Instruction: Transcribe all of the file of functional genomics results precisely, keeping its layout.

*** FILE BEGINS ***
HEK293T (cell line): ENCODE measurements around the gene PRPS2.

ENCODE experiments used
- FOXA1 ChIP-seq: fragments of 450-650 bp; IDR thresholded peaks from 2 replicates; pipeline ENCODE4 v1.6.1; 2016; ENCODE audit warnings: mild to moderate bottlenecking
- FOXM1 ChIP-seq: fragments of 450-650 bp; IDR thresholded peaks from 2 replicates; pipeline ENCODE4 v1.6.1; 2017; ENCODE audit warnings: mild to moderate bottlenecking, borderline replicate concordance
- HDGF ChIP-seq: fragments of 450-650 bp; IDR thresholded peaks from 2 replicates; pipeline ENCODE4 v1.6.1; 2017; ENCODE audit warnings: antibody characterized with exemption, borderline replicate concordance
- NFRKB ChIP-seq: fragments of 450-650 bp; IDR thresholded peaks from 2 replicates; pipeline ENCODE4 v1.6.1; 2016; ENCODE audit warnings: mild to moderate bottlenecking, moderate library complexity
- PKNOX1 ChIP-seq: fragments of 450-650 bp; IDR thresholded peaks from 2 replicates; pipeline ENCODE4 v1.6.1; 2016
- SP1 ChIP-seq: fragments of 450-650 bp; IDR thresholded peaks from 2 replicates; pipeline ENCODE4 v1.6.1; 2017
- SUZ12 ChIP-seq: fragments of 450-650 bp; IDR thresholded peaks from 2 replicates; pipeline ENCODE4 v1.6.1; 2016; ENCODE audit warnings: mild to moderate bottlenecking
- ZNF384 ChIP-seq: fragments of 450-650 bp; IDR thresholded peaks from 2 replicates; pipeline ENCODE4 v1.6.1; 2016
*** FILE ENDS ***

HEK293T (cell line): ENCODE measurements around the gene PRPS2.

ENCODE experiments used
- FOXA1 ChIP-seq: fragments of 450-650 bp; IDR thresholded peaks from 2 replicates; pipeline ENCODE4 v1.6.1; 2016; ENCODE audit warnings: mild to moderate bottlenecking
- FOXM1 ChIP-seq: fragments of 450-650 bp; IDR thresholded peaks from 2 replicates; pipeline ENCODE4 v1.6.1; 2017; ENCODE audit warnings: mild to moderate bottlenecking, borderline replicate concordance
- HDGF ChIP-seq: fragments of 450-650 bp; IDR thresholded peaks from 2 replicates; pipeline ENCODE4 v1.6.1; 2017; ENCODE audit warnings: antibody characterized with exemption, borderline replicate concordance
- NFRKB ChIP-seq: fragments of 450-650 bp; IDR thresholded peaks from 2 replicates; pipeline ENCODE4 v1.6.1; 2016; ENCODE audit warnings: mild to moderate bottlenecking, moderate library complexity
- PKNOX1 ChIP-seq: fragments of 450-650 bp; IDR thresholded peaks from 2 replicates; pipeline ENCODE4 v1.6.1; 2016
- SP1 ChIP-seq: fragments of 450-650 bp; IDR thresholded peaks from 2 replicates; pipeline ENCODE4 v1.6.1; 2017
- SUZ12 ChIP-seq: fragments of 450-650 bp; IDR thresholded peaks from 2 replicates; pipeline ENCODE4 v1.6.1; 2016; ENCODE audit warnings: mild to moderate bottlenecking
- ZNF384 ChIP-seq: fragments of 450-650 bp; IDR thresholded peaks from 2 replicates; pipeline ENCODE4 v1.6.1; 2016